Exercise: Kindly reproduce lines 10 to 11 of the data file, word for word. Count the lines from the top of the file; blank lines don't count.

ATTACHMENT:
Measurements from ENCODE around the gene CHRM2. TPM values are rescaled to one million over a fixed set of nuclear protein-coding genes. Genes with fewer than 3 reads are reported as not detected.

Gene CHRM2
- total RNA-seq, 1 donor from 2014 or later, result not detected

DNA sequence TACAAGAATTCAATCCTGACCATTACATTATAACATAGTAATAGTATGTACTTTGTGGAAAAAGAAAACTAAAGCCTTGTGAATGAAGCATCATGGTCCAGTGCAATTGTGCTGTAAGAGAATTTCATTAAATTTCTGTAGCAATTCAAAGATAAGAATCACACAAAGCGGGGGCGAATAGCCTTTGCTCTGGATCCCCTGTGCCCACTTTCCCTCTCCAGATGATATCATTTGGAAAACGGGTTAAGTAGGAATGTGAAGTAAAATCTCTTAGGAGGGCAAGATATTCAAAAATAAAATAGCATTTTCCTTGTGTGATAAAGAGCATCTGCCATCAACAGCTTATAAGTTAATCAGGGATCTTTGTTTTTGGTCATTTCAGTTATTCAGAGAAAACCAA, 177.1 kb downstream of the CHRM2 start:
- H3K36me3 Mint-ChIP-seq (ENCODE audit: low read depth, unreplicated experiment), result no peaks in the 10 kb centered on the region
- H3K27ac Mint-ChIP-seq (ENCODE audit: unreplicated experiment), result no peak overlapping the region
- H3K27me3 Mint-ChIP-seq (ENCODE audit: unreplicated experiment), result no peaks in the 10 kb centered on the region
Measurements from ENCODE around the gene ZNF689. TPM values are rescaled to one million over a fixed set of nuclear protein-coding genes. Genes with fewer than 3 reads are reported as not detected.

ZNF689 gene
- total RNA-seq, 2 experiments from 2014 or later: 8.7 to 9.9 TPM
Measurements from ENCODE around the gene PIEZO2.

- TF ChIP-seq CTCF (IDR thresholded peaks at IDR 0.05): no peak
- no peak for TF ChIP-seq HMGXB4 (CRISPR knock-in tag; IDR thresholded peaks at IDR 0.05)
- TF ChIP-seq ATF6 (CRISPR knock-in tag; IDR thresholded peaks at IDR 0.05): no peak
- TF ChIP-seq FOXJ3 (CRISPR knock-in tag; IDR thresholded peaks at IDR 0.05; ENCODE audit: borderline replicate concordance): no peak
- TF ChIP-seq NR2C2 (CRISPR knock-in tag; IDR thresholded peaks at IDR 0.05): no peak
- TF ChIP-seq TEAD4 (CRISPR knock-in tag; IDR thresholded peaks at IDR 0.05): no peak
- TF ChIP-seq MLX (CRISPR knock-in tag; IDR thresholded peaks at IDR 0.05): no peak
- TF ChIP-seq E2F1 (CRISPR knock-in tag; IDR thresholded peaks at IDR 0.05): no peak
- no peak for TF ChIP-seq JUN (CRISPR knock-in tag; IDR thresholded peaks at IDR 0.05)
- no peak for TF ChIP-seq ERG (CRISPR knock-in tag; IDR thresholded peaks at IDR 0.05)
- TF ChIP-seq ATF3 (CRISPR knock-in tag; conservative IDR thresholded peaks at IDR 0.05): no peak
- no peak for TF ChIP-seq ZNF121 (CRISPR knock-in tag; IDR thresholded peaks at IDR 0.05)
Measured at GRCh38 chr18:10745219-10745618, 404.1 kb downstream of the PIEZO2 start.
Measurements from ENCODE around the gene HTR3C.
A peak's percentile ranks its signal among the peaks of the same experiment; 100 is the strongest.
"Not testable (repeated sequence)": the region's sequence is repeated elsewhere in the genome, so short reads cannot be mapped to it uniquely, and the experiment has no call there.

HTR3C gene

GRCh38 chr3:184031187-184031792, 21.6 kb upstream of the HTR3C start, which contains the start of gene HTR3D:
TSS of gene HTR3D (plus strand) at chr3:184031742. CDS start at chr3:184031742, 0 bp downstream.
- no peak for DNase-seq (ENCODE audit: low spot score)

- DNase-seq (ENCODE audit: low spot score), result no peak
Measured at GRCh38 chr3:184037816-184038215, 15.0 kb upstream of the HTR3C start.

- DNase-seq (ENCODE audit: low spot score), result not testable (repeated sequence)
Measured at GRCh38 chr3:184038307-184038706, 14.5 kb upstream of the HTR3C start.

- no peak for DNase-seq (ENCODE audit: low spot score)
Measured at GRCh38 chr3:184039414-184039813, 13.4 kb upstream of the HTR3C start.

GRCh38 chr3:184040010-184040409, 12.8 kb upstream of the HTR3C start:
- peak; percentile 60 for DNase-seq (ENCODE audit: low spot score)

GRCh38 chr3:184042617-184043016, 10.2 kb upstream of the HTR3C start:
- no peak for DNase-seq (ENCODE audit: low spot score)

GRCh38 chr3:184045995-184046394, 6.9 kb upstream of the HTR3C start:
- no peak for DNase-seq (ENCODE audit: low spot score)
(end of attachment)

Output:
- total RNA-seq, 2 experiments from 2014 or later: 8.7 to 9.9 TPM
Measurements from ENCODE around the gene PIEZO2.